Thousands of people unable to work because of the effects of long Covid are feared to be missing out on financial support, with patients struggling to access and apply for the government’s disability benefits scheme.
More than 300,000 people in the UK have been left with debilitating, persistent symptoms after catching the virus – but figures show only a tiny fraction of these have successfully claimed benefits.
Politicians and campaign groups warn not enough has been done to remove barriers to applying for financial aid.
“A vast number of severely impaired people are simply not getting the help they need and are entitled to,” said Dr Jo House, a spokesperson for Long Covid Support, which has around 50,000 members, the majority of whom are in the UK.
Latest figures show that in January just 937 individuals with the condition had successfully claimed Personal Independence Payment (PIP), which entitles them to £150 a week.
But figures from last month show that 322,000 people in the UK were reporting that their ability to undertake day-to-day activities had been limited “a lot” by long Covid, according to the Office for National Statistics. Some 172,000 of these said they had struggled every day for the past 12 months.
Jenny Ceolta-Smith, of Long Covid Support’s employment group, said there were “multiple barriers in place” when applying for the disability benefit.
She said the assessment process failed to take into account the episodic and fluctuating nature of the condition. “They might be able to perform a one-off activity, but then not do so later in the day,” she said.
Ms Ceolta-Smith, who waited eight months to receive PIP after first making a claim in July 2021, said the application process was also complicated by the need to provide medical evidence to support a claim of mental or physical impairment.
“My assessment was via the phone. When I reported having mental health issues, they said I wasn’t receiving treatment or medication for this. But many people have long delays in accessing mental health services, so they don’t have the written evidence to support their claim.
“The same applies for fatigue, breathing or other physical conditions related to Covid. If people haven’t been able to visit a long Covid clinic or referred elsewhere, there’s a lack of medical evidence. GPs will have some data, but it’s going to be a challenge.”
Coupled with the extensive paperwork and general poor health of those seeking PIP, the application process “can be very arduous”, Ms Ceolta-Smith added, with many patients “weighing up whether to bother if they’re only going to get rejected”.
Labour’s Jonathan Ashworth, the shadow secretary for work and pensions, said the right to statutory sick pay for long Covid sufferers should be reinstated, adding that the number of people successfully claiming PIP was “just the tip of the iceberg when it comes to those who need financial support to live with the condition”.
The Department for Work and Pensions (DWP) said it was unable to provide a figure for how many people with long Covid had applied for PIP. The number has risen month on month since March 2021, when the benefits scheme first acknowledged the condition as a disability.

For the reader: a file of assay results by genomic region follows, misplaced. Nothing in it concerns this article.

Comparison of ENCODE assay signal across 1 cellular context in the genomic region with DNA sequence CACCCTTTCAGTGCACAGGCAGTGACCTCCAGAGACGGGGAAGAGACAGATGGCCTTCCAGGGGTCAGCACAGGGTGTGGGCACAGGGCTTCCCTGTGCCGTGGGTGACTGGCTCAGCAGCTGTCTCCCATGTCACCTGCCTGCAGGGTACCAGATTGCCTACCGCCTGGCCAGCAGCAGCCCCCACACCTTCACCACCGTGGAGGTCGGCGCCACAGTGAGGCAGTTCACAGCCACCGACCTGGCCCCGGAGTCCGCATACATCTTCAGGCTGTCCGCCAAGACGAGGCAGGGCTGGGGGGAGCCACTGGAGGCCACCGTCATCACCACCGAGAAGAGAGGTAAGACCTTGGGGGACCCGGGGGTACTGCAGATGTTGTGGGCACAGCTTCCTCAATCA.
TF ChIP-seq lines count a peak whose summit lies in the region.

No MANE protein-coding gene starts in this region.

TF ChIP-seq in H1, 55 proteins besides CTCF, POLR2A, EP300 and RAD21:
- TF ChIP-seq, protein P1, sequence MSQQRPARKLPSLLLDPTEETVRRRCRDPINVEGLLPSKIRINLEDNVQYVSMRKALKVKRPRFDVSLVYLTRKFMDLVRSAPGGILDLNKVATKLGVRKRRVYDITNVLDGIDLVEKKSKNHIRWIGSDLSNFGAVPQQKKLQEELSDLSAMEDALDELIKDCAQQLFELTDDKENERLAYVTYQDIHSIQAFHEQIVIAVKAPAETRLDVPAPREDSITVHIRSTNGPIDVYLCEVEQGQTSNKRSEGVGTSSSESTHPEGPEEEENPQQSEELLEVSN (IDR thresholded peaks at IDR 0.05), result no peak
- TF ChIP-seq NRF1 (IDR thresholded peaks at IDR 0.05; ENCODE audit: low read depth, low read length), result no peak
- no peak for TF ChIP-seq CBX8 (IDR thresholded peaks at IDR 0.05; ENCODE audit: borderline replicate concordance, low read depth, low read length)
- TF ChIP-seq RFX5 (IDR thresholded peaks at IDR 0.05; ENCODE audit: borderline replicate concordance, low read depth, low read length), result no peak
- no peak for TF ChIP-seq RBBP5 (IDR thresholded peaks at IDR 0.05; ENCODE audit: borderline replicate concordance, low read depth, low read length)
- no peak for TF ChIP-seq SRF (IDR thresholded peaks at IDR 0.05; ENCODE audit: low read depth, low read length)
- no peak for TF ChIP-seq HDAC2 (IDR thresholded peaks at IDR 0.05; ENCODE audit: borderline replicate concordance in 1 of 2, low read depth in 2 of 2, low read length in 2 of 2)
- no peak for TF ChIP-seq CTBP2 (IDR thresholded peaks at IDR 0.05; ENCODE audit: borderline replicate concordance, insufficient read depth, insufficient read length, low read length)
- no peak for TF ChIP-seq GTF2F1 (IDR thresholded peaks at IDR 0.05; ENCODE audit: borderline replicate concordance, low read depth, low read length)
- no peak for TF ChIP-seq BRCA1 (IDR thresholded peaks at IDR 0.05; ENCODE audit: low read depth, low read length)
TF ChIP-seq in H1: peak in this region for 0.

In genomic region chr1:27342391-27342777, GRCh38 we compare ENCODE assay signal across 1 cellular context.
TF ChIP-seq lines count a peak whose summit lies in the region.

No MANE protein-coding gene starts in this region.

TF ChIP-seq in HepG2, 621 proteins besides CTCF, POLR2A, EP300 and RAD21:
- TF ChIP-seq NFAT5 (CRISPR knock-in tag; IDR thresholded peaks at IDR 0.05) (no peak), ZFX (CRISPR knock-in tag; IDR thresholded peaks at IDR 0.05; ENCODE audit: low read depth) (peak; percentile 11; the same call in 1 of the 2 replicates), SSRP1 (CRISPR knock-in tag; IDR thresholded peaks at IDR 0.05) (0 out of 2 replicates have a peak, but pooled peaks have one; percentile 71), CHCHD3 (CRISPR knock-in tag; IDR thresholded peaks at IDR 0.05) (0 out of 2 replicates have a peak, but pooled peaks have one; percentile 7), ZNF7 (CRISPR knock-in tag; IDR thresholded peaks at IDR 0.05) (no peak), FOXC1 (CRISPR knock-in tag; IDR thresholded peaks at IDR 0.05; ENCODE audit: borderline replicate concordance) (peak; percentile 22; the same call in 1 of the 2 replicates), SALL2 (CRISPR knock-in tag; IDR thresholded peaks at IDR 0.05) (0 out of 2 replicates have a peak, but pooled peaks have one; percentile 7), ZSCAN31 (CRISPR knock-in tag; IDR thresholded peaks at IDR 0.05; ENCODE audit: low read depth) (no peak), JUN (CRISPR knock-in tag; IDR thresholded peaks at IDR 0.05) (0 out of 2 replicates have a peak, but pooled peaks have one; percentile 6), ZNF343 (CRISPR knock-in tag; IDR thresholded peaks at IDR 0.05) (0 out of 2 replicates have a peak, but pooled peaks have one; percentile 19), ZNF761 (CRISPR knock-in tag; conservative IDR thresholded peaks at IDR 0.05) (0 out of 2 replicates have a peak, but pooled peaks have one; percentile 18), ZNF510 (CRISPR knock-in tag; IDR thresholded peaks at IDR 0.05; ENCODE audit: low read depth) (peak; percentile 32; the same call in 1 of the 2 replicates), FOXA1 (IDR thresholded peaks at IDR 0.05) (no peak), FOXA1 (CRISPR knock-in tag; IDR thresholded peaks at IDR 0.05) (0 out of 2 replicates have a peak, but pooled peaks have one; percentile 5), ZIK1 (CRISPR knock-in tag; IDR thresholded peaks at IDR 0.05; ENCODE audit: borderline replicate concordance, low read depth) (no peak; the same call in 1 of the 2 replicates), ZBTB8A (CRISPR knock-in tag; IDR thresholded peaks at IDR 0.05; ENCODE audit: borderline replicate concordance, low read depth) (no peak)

PIP provides help with living costs for people with a long-term physical or mental health condition who have difficulty carrying out everyday tasks. The payment can be awarded to these individuals even if they’re continuing to work.
The payment is split into two, providing financial aid for daily living and for mobility-related needs. Depending on the severity of their condition, a long Covid sufferer could receive up to £89.60 for the former and up to £62.55 for the latter, amounting to £152.15 in total. Patients are eligible for assessment if they’ve had persistent symptoms for more than three months.
But since March 2021, just 1,584 people with long Covid have been assessed by the PIP programme. Out of these, 937 are currently receiving benefits, while the remaining 647 are awaiting final clearance from the government, have been rejected, or are appealing against the outcome of their application.
The DWP said award lengths and rates depend on individual circumstances. Payments for other long-term conditions are typically provided for many months, even years.
Layla Moran MP, chair of the all-party parliamentary group on coronavirus, said the low number of successful claimants over the past 12 months “suggests the government is failing to address the impact of long Covid both on people’s health and the UK workforce”.
She called on ministers to “review current financial support available to people who are, as a result [of long Covid]losing their jobs and income”.
The DWP said that the true number of people receiving PIP is likely to be higher than 937. This is because the program was amended in March 2021 to acknowledge and record long Covid claimants. Before then, awardees suffering from long-term symptoms were classified according to the main disabling condition identified at the time, such as respiratory illness or fatigue, rather than Covid.
A government spokesperson said: “For anyone with a disability or long-term health condition, including long Covid, there is a strong financial safety net, including statutory sick pay, ESA and universal credit.
“PIP is available to people with long-term health conditions or disabilities and is assessed on the basis of someone’s needs and not a diagnosis or condition.”